Thursday 22nd October
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No, for me composing and taking the photograph and interacting with the camera and manually adjusting settings is a large part of my enjoyment, if I get a decent end result then this is a bonus.

DailyHack

1,118 posts

71 months

Friday 23rd October
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For most people they could give up their DSLR, but for hobby'ists and certainly professionals (i.e make money/living) a DSLR and selection of lenses for your clients demanding brief is still the only setup capable for the job at hand - try going on a shoot for 12+ hours using a phone, in the rain, syncing up flashes, and not worrying about the equipment getting soaked let alone getting the IQ needed - i.e me a few weeks back in the middle of wales, you get the idea.

Edited by DailyHack on Friday 23 October 08:56

ch37

6,545 posts

181 months

Friday 23rd October
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DSLRs, specifically, may start to bottom out on the used market, particularly entry level ones. Demand for cameras like the D750 etc is still pretty reasonable, but many pros are working their way over to mirrorless (I don't know any wedding photographers still using DSLRs) and most manufacturers have made the leap now.

For weddings, motorsport (or indeed any sport), wildlife and a whole load of other professional applications, phone cameras as we know them now are never likely to replace them. Phones themselves way well do so as that's where all the development work is going and they could effectively replace camera bodies, but one way or another you're likely to need to attach a fairly sizeable lens to it, much much bigger than even the largest humps on a phone.

Camera phones have killed the compact market dead and for general use and travel a phone will absolutely do the job for 95% of people, but there will always be demand for high-end interchangeable lens cameras because simple physics means a phone camera will never compete.

Take this one for example:

76MM by Chris Harrison, on Flickr

Requires something like this below, yes there are options less than half the size such as superzoom bridge camera, but quality drops off quite dramatically and we're still talking about something many, many, many times larger than a phone.



In theory, we could get to a point where digital zoom on a phone will get there AND the software side is clever enough to make it vaguely acceptable, but as far as I'm aware there is currently no way to replicate the compression inherent in a long lens. Wedding photographers for example, could use two different lenses (say, 35mm and 85mm) to shoot a portrait, even if they get closer with the 35mm lens to fill the frame similarly to the photo taken at 85mm, you'd still end up with two very different photos.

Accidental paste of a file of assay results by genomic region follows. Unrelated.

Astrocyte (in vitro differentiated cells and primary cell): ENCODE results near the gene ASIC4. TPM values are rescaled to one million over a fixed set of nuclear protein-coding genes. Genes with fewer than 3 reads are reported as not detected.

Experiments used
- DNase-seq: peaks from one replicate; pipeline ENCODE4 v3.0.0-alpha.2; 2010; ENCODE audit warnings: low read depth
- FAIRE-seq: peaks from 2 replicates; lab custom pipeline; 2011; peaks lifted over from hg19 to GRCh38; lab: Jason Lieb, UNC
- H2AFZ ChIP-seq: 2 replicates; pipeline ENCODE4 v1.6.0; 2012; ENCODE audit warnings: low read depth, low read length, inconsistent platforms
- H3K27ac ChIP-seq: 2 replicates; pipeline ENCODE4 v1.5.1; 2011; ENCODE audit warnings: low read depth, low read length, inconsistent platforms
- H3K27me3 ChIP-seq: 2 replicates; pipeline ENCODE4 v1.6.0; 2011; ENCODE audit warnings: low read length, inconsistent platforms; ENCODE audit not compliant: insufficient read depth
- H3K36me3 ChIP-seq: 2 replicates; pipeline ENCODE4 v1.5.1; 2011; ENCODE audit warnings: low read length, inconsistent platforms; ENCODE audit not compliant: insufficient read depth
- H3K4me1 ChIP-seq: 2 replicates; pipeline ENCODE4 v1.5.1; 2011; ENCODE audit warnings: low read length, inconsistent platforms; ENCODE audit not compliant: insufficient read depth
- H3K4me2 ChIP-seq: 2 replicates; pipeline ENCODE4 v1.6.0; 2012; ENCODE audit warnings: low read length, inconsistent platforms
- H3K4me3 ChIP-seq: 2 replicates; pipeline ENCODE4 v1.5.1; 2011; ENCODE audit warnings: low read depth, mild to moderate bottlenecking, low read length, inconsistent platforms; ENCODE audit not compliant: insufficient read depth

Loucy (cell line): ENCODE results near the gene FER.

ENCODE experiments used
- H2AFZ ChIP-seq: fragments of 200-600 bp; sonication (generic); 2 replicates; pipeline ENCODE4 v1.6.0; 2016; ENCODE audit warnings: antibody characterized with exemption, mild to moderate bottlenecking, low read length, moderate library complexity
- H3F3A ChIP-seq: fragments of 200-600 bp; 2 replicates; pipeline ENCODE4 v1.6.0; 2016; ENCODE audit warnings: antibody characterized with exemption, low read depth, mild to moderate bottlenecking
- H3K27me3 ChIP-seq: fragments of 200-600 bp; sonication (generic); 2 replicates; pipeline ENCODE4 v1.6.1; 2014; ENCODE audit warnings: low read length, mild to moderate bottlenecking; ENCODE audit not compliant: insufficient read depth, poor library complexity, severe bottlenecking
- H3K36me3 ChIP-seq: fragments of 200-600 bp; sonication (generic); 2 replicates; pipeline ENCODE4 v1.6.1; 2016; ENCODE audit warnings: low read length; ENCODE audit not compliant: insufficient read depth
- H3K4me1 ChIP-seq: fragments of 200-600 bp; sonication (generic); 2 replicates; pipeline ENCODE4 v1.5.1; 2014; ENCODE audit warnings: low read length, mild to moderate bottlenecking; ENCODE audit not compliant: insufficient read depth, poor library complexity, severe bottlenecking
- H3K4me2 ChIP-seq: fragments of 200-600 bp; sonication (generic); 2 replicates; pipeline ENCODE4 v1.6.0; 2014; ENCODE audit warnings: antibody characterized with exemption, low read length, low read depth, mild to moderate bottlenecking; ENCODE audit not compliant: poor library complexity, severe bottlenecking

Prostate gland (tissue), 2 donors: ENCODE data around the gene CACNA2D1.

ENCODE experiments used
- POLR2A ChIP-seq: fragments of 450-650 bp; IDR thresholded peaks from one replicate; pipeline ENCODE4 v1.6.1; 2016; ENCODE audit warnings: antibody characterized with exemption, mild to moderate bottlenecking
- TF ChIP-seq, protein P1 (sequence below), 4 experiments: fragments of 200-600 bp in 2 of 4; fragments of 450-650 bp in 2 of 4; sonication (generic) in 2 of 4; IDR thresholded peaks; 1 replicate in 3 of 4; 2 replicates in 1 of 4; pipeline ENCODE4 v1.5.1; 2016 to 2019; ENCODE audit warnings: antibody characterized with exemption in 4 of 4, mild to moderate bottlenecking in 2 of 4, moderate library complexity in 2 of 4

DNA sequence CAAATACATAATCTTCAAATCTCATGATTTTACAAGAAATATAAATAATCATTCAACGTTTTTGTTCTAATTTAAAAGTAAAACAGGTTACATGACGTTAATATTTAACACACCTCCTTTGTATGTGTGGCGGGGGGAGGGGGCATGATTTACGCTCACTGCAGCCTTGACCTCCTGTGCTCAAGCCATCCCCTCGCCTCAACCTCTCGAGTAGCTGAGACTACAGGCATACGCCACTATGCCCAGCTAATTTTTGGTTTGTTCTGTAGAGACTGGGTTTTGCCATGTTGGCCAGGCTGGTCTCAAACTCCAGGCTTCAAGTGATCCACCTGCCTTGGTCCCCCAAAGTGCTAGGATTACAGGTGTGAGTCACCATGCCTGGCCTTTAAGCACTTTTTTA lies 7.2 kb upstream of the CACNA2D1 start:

So in short, there is a reason my camera bag looks like this (and that's a very, very compact selection of lenses considering the range of subjects I cover!), rather than a phone, and as somebody who uses camera gear to make a living, I'd more than happily accept a way of massively reducing the size and cost of that, if it existed!

Fuji Gear by Chris Harrison, on Flickr


Edited by ch37 on Friday 23 October 12:12

Lord Flashheart

3,405 posts

153 months

Sunday 25th October
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I own a Nikon D700 and a Lumix, both rarely see the light of day now. My phone is a Google Pixel 3 which of course is with me wherever I go. Generally, just for a record of things the phone does well, but I can't imagine I'd be happy with a large print from a phone camera. But when did I last get a pic printed anyway??
What I'd like is a camera with great quality lenses that I believe you can only get from a large piece of glass not a microscopic phone lense, BUT with the creativity of the phone apps built in e.g Snapseed etc. Both of my cameras have some editing software built in but it's all a faff to use.
Just for the record, I took these pics of my car with my phone a couple of weeks ago when the car had been rained on. No fancy lighting, just my garage fluorescent tubes over the wet car.

Edited by Lord Flashheart on Sunday 25th October 10:24

Lord Flashheart

3,405 posts

153 months

Sunday 25th October
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Lord Flashheart

3,405 posts

153 months

Sunday 25th October
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Derek Smith

38,256 posts

208 months

Sunday 25th October
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I have a compact, bridge and mirrorless as well as a cameraphone. My bridge is loaned to one of my kids.

The compact might be seen as superfluous as, mathematically at least, the quality of image is only fractionally higher than the phone, but that doesn’t explain why the images are so much better with the camera.

It’s down to flexibility, allied to convenience I think. I’ve got dials and buttons on the camera that can change basic settings quickly to give great results. It’s easier to frame, and handle.

The comparison between phone and my mirrorless is the same but much more so. I’ve got accessories for my G7 that extend its abilities, from a 300 max (that’s 600 in old money) zoom, close up tubes, a couple of extra flashguns and other stuff I won’t list in case my wife reads this.

I do use my camera phone but only when the quality of image, either/both in pixels and composition, is less important than the image itself.

I’ve got four cameras. I use them all for different things.

Slightly O/T; I used to have a 6x6 when 35mm was all the rage. If I discarded more than one negative from a roll of 20 I would be irritated. Everyone counted. Times have changed.

Simpo Two

73,354 posts

225 months

Sunday 25th October
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I can't fault the performance of phone cameras for the size - but the ergonomics are utterly wrong. A slippery bit of plastic and glass you have to hold up on its side like a chocolate bar, and then poke a glass screen to do things... hate it!